. Symptoms are often associated with fever[26]
. The lungs may also be involved in aGvHD, resulting in respiratory distress and tachypnoea, with or without pulmonary infiltrates in the absence of infection, frequently around the time of neutrophil engraftment[26],[42]
. This is often referred to as ‘engraftment syndrome’ (around D+14)[26],[42]
.

Chronic GvHD is a late complication of allogeneic HSCT and is the leading cause of late non-relapse death[43]
. The prevalence varies from 25–80% in long-term survivors[43]
.

Patients with GvHD are often on systemic immunosuppression with corticosteroids, as well as ciclosporin[26],[43]
. Hence, they are at increased risk of infections and they will be on PCP prophylaxis, prophylactic antifungal, and aciclovir with weekly blood viral monitoring by polymerase chain reaction (PCR) for cytomegalovirus (CMV), Epstein-Barr virus and adenovirus[9]
.

Management and treatment of symptoms:

  • Skin GvHD is treated with emollients and topical steroids. Topical and systemic antihistamines may also be required for itchy skin;
  • Gut and liver GvHD are treated with systemic high-dose corticosteroids — up to 2mg/kg/day of IV methylprednisolone has been used;
  • For steroid-refractory GvHD (defined as no improvement after two weeks of high dose corticosteroids) antibodies such as infliximab-basiliximab combination may be used;
  • Extracorporeal photopheresis is an alternative treatment option that is becoming popular as a corticosteroid-sparing agent for steroid-refractory GvHD[44],[45],[46],[47]
    .

Haemorrhagic cystitis

Haemorrhagic cystitis (HC) is a frequently observed complication after transplantation, resulting in prolonged hospital stays and occasionally death[48]
. It has a spectrum of manifestations that range from microscopic haematuria to severe haemorrhage with obstructive renal failure. The incidence of severe haemorrhagic cystitis is around 3 to 4% for both adult and paediatric paients[48]
.

Early HC is often associated with the use of cyclophosphamide[27]
. Acrolein, a metabolite of cyclophosphamide, is toxic to the transitional epithelium of the bladder mucosal tissue[27]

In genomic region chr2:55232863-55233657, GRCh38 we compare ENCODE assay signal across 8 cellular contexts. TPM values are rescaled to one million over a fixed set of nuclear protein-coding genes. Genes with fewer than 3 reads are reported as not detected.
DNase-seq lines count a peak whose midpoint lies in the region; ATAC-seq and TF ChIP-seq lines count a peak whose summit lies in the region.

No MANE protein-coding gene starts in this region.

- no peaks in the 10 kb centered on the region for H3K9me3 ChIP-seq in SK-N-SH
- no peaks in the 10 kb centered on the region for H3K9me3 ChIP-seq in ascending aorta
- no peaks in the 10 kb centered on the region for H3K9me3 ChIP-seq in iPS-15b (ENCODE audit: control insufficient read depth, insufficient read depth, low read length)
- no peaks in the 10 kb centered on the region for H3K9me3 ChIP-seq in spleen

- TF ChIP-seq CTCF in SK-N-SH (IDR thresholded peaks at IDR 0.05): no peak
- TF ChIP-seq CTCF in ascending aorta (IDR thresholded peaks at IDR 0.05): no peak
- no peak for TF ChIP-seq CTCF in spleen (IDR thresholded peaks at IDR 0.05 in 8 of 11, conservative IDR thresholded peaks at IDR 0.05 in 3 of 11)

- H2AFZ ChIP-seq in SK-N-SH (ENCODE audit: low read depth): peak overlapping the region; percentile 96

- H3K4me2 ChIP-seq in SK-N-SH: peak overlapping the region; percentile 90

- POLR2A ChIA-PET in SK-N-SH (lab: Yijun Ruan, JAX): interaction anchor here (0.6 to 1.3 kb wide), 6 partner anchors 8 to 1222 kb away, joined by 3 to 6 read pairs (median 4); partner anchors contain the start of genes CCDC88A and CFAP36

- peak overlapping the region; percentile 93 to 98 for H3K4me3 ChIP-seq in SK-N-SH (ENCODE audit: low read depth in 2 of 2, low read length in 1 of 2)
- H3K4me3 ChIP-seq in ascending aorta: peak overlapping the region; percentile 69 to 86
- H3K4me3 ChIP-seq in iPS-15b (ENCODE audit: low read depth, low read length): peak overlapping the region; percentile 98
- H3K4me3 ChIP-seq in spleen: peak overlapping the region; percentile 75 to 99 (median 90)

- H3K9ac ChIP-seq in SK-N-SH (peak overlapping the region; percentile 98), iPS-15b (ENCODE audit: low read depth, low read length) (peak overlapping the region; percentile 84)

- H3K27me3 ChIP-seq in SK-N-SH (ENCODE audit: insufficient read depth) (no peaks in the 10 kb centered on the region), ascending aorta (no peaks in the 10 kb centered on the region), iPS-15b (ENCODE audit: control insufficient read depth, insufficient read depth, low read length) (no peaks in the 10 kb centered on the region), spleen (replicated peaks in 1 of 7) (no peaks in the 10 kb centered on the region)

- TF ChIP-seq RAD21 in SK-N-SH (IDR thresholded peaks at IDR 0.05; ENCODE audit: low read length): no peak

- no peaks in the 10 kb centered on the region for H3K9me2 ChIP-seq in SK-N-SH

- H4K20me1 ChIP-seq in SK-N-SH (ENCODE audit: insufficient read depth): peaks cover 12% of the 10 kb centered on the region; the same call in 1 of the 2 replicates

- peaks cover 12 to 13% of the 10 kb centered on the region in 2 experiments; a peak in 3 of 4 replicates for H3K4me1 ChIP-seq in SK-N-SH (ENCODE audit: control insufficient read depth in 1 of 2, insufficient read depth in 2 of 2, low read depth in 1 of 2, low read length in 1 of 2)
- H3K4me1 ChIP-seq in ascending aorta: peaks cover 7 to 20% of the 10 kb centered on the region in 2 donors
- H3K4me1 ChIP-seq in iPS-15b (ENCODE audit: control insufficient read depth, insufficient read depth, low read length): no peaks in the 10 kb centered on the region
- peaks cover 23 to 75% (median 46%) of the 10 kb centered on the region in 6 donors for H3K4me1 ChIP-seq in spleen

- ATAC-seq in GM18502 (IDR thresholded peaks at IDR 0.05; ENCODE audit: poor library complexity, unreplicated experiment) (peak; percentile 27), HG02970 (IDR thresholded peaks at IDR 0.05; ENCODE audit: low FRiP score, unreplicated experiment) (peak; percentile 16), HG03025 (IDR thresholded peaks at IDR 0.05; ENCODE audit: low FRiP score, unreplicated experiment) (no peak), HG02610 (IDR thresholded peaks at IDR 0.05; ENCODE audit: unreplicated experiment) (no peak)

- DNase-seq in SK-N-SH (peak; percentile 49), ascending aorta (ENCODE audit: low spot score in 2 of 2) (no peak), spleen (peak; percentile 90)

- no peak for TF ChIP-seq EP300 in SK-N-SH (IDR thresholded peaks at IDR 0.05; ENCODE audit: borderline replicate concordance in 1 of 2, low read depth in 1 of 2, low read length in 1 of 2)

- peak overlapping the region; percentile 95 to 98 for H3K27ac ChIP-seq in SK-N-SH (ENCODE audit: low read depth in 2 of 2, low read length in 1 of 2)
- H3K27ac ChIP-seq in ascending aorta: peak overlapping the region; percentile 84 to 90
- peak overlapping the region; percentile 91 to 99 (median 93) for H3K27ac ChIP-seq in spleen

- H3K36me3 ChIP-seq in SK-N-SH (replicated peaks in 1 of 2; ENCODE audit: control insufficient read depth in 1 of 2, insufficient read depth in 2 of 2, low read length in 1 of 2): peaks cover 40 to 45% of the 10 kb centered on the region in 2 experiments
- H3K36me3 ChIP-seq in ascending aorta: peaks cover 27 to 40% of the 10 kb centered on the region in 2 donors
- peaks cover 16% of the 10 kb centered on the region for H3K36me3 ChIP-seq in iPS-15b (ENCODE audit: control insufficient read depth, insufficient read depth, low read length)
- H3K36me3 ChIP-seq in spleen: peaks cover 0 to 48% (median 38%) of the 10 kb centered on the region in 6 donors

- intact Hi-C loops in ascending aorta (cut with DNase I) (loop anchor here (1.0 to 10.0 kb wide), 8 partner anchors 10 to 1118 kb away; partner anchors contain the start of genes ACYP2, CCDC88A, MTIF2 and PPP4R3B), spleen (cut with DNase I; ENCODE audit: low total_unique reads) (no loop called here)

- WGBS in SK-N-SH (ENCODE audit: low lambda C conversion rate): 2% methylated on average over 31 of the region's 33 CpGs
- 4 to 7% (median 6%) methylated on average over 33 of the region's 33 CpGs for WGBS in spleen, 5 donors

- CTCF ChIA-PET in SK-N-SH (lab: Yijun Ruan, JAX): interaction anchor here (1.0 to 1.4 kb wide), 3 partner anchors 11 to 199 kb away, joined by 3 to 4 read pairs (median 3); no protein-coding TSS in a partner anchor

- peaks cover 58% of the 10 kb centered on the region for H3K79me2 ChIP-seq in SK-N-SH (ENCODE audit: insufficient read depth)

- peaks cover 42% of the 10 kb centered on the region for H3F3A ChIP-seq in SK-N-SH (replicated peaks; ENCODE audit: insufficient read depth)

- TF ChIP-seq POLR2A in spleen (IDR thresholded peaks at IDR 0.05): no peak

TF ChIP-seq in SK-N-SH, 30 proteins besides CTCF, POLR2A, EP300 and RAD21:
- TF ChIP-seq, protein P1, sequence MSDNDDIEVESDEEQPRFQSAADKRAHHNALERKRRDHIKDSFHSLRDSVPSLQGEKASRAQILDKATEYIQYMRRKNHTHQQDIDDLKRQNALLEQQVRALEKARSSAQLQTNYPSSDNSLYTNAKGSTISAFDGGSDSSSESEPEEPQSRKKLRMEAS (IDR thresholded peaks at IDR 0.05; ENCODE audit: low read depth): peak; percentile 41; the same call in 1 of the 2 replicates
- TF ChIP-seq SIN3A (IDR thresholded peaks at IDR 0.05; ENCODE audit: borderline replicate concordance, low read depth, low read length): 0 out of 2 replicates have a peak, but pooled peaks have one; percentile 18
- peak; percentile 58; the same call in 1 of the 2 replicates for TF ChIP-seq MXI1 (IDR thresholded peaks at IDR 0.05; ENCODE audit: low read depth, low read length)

. All patients on cyclophosphamide are always on mesna, and increasing the dose of mesna may relieve early HC[27],[28]
. Radiation therapy has also been implicated in the aetiology of early HC[27]
. Later development of HC is commonly caused by viral infections affecting the urinary tract, most commonly polyoma viruses (e.g. BK or JC), less frequently adenovirus, and rarely CMV[48]
. Mesna has no role in HC caused by virus[48]
.

At GOSH, oestrogen patches are used to treat HC when hyperhydration is not effective and patients with severe bladder pain may require the use of oxybutynin for bladder spasms[27],[49]

The main clinical features of HC are suprapubic pain, dysuria, haematuria, urinary frequency, hydronephrosis and acute renal failure[48]
. In rare cases, HC may cause urinary tract obstruction[27],[50]
.

The principal management of HC caused by viral infection is to keep the bladder flushed by increasing fluid intake with hyperhydration (2L/m2/day), and promoting diuresis to maintain fluid balance and weight[48]
. Early referral to the urology team should be considered for patients not responding to hyperhydration and forced diuresis for bladder irrigation, if appropriate[48]
.

Posterior reversible encephalopathy syndrome

PRES is a recognised complication of HSCT. It is a syndrome which defines a collection of clinical symptoms and radiological signs that involve white — and sometimes grey — matter changes in particular areas in the brain[19]
. Incidence of PRES after adult bone marrow transplant is about 8%; this incidence is thought to be the same in paediatric patients[50],[51]